People like to talk to each other and apparently to their devices as well. For instance, comScore finds 40% of adults now use voice search at least 1x per day. Meanwhile, MindMeld research finds 60% of those surveyed say they started using virtual assistants in the past 12 months. Maybe that is why comScore projects 50% of all searches will be done by voice in the next 3Ys and Mediapost projects 30% will be done without using a screen of any sort over the same period of time. It is time for community bankers to talk about this shift in strategic meetings to meet shifting customer behaviors head-on.
Over the past year or so, we've been watching closely as the voice-activated technology trend in mobile banking has unfolded. To this point, we've viewed such technology with a healthy dose of skepticism too. After all, there are numerous privacy, security and technology-specific concerns that can arise with voice-activated banking via mobile phone and it was unclear exactly how receptive customers would be to using these systems for financial transactions. It seems customers are much more willing to use their voices to bank on the go than we initially thought.
Consider a recent report from Mercator Advisory Group that found 30% of US adults would feel comfortable using a voice-activated conversational interface provided by their bank or credit union to pay a bill or make other banking transactions. Also, Javelin Strategy & Research found more than 50% of all mobile bank users polled express interest in using voice commands.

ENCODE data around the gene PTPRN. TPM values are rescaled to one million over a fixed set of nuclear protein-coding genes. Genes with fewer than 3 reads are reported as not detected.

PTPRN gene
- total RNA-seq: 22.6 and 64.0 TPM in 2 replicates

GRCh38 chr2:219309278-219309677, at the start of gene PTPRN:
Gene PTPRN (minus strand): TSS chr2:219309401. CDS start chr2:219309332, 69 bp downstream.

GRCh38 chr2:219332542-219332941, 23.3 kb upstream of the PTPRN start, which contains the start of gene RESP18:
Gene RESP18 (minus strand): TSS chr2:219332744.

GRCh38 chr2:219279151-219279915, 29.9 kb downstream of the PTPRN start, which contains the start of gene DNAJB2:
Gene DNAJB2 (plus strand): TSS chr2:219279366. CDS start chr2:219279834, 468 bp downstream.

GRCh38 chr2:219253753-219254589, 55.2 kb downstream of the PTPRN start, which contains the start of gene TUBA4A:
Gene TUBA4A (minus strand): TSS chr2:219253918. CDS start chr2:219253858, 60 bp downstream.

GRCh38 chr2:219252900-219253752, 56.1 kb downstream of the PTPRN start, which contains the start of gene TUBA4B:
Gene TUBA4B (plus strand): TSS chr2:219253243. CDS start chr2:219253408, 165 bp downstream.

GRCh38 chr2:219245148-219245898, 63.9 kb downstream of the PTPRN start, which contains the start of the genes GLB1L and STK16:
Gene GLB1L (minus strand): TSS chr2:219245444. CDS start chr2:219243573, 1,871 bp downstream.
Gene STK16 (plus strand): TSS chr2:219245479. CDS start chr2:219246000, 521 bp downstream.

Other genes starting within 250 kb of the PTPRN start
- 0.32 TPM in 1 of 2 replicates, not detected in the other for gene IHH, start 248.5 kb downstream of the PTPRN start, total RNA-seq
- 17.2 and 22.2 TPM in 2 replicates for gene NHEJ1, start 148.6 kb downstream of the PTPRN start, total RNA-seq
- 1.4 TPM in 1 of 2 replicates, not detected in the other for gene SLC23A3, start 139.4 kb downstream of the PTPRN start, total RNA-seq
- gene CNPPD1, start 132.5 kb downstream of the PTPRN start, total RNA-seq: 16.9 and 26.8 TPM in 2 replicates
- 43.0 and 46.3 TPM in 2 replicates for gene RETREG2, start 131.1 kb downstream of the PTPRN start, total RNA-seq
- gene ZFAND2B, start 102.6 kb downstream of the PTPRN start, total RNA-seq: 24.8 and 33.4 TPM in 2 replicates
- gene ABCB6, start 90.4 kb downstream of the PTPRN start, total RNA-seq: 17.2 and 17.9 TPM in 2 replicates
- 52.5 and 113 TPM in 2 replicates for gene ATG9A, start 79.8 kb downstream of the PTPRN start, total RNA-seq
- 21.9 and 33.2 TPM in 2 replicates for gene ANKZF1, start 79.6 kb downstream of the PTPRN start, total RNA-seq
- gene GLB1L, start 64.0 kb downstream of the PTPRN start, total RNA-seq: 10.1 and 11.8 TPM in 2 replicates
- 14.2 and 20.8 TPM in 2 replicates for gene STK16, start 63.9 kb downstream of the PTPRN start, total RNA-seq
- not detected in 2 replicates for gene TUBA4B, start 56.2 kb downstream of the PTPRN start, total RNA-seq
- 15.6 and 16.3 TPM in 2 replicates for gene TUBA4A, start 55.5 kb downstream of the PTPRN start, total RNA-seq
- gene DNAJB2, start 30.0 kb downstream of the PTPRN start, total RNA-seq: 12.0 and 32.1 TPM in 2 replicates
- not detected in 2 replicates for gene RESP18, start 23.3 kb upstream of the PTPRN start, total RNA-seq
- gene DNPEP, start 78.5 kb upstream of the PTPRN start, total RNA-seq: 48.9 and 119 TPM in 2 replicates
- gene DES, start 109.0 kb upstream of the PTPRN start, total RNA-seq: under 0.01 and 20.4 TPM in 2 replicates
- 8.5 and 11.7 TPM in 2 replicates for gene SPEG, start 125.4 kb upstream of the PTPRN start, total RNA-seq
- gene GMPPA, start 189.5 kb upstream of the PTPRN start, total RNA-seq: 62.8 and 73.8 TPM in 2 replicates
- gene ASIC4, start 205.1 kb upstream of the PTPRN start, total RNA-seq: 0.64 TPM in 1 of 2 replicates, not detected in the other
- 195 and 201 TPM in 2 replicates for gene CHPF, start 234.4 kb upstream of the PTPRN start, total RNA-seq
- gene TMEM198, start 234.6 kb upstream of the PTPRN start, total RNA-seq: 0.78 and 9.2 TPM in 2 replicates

Certainly, there are many banks jumping on the bandwagon and either launching new technology or expanding it from initial rollouts. Just recently, for instance, Royal Bank of Canada launched money transfer for personal banking clients using the Siri personal voice assistant from Apple. Meanwhile, solutions provider D3 Banking recently launched a new intelligent voice banking service using Alexa, Amazon's virtual personal assistant. Santander Bank also upgraded its voice functionality features, allowing its customers to use their voices to make payments, execute money transfers, check their account balances, report lost or stolen cards and inquire about spending patterns and specific transactions. Finally, Wells Fargo is reportedly close to rolling out a voice-driven payments system to allow customers to transfer funds via voice commands.
To be sure, the accuracy of voice-activated systems has been a challenge thus far. The systems don't always catch everything accurately and have known to be fallible - particularly for people who have speech impediments or heavy accents. However, recent reports are showing vast improvements in the technology's ability to capture voices correctly. Published comments from Mary Meeker--the prominent ex-Morgan Stanley research analyst turned venture capitalist--indicate that voice recognition accuracy has surpassed 90% and is nearing the 99% mark.
Given that more customers seem to be interested in voice-activated mobile banking and that more institutions are adopting it, we think it's time community banks give it a fresh look. Certainly, there are many considerations, but looking cannot hurt. You will also have to think about whether to allow customers to perform only routine tasks like checking account balances via voice, or whether customers should have more advanced capabilities like transferring funds. We don't have all the answers, but we do believe banks need to amplify these conversations.